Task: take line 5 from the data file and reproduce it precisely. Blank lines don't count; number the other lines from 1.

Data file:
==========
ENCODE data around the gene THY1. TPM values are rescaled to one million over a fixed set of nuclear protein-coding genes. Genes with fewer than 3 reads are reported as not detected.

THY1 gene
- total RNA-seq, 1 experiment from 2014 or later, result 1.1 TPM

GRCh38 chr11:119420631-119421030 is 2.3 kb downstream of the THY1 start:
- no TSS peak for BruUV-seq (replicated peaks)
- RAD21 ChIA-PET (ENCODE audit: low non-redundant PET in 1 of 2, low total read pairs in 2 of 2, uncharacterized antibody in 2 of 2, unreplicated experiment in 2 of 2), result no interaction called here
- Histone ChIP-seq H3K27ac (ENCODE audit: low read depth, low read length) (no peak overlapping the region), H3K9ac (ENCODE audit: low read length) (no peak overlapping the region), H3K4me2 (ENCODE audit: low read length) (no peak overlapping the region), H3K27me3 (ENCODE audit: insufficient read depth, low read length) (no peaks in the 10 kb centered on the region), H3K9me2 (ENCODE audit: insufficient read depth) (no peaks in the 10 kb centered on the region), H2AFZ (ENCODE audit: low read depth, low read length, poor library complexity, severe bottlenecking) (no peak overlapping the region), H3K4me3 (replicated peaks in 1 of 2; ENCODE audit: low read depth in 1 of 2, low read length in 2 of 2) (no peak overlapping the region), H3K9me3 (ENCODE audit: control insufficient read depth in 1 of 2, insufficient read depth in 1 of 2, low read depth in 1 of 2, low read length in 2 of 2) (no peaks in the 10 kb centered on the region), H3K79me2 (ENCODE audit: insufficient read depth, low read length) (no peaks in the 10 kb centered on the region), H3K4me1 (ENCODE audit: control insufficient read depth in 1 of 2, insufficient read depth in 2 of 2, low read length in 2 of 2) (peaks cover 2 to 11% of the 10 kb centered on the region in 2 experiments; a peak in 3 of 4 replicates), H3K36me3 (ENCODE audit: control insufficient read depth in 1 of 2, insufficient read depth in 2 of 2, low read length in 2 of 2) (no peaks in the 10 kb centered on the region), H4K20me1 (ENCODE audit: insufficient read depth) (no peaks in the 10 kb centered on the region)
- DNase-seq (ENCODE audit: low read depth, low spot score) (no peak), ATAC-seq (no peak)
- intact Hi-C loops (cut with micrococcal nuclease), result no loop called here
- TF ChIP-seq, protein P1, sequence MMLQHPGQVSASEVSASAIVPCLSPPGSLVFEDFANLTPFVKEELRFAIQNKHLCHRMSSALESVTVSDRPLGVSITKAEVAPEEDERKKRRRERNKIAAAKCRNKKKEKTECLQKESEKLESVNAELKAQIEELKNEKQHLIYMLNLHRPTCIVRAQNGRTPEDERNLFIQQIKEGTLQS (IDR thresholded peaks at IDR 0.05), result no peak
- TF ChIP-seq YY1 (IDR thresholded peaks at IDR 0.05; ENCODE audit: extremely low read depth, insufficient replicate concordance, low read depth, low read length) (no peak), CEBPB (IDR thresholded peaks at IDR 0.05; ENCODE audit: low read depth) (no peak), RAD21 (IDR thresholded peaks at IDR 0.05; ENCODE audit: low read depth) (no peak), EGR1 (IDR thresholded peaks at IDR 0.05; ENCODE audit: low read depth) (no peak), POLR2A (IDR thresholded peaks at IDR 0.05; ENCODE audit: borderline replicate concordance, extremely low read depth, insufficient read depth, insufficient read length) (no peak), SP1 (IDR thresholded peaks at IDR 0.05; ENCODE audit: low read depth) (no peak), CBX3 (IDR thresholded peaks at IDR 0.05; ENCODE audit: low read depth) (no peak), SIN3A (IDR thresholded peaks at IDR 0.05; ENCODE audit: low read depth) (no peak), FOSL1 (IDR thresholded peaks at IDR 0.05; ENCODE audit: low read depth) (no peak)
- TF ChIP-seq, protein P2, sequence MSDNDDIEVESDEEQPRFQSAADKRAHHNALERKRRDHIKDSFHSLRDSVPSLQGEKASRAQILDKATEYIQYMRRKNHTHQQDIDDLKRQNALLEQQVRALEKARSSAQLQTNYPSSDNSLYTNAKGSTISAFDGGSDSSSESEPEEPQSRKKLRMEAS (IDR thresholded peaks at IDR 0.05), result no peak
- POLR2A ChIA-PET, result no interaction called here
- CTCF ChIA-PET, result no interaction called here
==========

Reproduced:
- no TSS peak for BruUV-seq (replicated peaks)